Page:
Alabama: Plant Hardiness Zones, Climate & Soil Conditions

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Alabama’s agriculture is as diverse as the state’s landscape.

From the fertile Black Belt soils that give birth to cotton and peanuts to the rolling hills and valleys that are home to cattle and chicken farms, Alabama farmers produce a variety of crops and livestock.

The state’s climate also lends itself to a wide range of agricultural production.

Warm temperatures and long growing seasons allow for the year-round production of many fruits and vegetables, while cooler temperatures in the northern part of the state are ideal for growing winter wheat.

Plant Hardiness Zones for Alabama

Before moving forward, let us take a glance at the US Plant Hardiness Zone Map of the state of Alabama.

Plant Hardiness Zone Map for Alabama

Climate

The climate in the state of Alabama is of humid subtropical type with very hot summers, mild winters, and precipitation throughout the year.

Summers usually have average temperatures above 90°F, and therefore, the state is considered among the hottest in the United States.

Winters are mild to cold, with average low temperatures below freezing in the northeast.

The central and southern parts have relatively mild temperatures.

Precipitation

The annual average precipitation is 56 inches and occurs throughout the year.

The coast is wetter than the interior, with frequent thunderstorms and tropical storms in the summer. 

Snowfall is rare but occurs chiefly in the northern mountainous region of Alabama in the winter.

Soil Type

The below map shows the soil regions of the state.

Soil Regions of Alabama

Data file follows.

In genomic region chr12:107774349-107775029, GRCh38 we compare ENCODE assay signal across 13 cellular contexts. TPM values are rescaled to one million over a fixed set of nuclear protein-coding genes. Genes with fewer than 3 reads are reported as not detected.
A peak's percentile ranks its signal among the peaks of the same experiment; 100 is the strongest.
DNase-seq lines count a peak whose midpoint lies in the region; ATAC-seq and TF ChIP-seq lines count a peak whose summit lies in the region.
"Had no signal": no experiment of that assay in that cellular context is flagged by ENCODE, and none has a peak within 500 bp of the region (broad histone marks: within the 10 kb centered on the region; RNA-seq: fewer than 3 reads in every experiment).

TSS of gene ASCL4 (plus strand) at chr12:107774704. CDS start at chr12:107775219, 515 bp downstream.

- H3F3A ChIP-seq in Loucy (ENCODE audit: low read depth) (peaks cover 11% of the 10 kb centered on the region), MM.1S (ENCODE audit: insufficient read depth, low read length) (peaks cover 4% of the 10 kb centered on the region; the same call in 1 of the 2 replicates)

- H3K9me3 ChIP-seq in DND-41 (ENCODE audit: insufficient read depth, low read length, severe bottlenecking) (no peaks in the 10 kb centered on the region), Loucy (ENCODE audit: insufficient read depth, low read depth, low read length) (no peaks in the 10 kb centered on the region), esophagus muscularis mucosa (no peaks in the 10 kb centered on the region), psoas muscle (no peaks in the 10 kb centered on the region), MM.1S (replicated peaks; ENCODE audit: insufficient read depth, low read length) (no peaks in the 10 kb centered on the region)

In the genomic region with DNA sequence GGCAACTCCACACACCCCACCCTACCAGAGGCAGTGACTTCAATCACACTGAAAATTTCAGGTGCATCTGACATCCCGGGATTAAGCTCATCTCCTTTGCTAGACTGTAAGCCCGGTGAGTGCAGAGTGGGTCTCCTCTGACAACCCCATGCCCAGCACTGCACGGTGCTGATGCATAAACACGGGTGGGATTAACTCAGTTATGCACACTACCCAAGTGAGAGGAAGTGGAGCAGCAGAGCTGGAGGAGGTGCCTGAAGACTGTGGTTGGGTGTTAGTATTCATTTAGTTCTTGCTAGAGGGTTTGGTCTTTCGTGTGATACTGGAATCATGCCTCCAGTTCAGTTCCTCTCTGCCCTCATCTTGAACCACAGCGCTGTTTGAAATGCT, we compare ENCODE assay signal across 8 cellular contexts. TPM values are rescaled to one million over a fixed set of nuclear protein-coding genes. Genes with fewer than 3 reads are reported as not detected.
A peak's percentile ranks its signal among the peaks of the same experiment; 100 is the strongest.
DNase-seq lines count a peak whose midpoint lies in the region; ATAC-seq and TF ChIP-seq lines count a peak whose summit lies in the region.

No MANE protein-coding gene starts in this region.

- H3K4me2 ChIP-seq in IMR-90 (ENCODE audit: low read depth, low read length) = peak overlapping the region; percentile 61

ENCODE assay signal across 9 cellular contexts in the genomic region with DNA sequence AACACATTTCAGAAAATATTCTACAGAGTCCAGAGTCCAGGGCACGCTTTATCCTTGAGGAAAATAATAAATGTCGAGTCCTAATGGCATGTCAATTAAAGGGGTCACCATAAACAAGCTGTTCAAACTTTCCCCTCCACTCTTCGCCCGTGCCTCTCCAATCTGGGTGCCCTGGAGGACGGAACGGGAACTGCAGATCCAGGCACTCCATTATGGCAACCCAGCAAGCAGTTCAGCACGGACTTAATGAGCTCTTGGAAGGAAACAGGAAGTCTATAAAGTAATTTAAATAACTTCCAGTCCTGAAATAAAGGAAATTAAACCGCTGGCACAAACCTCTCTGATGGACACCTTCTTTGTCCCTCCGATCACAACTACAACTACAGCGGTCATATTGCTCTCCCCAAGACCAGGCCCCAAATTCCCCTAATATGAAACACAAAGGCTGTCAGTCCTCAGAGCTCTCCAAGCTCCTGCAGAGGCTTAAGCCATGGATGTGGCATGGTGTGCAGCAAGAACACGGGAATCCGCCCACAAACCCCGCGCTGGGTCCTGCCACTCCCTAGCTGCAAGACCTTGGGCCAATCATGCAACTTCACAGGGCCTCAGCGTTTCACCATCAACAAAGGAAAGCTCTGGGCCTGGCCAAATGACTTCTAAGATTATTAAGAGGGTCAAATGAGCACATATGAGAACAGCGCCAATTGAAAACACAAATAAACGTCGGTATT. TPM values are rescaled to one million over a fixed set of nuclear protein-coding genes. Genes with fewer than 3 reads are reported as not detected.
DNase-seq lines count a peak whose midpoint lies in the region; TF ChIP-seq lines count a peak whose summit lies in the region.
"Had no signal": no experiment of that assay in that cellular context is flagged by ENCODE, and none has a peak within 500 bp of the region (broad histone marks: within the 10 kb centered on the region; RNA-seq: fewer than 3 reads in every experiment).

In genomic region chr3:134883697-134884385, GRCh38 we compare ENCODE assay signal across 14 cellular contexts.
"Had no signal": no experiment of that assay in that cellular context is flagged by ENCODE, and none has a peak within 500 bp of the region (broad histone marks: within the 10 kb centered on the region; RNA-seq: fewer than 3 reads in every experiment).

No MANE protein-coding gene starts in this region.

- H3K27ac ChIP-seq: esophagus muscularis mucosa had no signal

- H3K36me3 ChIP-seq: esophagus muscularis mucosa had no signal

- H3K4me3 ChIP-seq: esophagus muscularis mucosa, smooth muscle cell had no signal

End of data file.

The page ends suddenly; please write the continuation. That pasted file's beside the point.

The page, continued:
Now, we will understand the soil order of the state in these regions with the help of a table.

Soil Order Of Alabama

Soil / Sub OrderLocationCharacteristics
Ultisols / UdultsFound all over the state.1. Udults are the more or less freely drained, relatively humus-poor Ultisols that have a udic moisture regime.
Inceptisols / Aquepts and UdeptsAquepts in the major floodplains and terraces and Udepts in parts of the coastal plain.1. Aquepts are wet Inceptisol
2. Udepts are mainly freely drained Inceptisols that have a udic or perudic moisture regime.
Entisols / Aquents and FluventsAquents in the coastal plains and Fluvents in a small part of limestone valleys and uplands.1. Aquents are the wet Entisols.
2. Fluvents are the more or less freely drained Entisols that formed in recent water-deposited sediments.
Vertisols / UdertsIn the coastal plains.1. Uderts are the Vertisols of humid areas. They have cracks that open and close, depending on the amount of precipitation.
Alfisols / UdalfsIn some parts of the Appalachian plateau1. Udalfs have a udic moisture regime.

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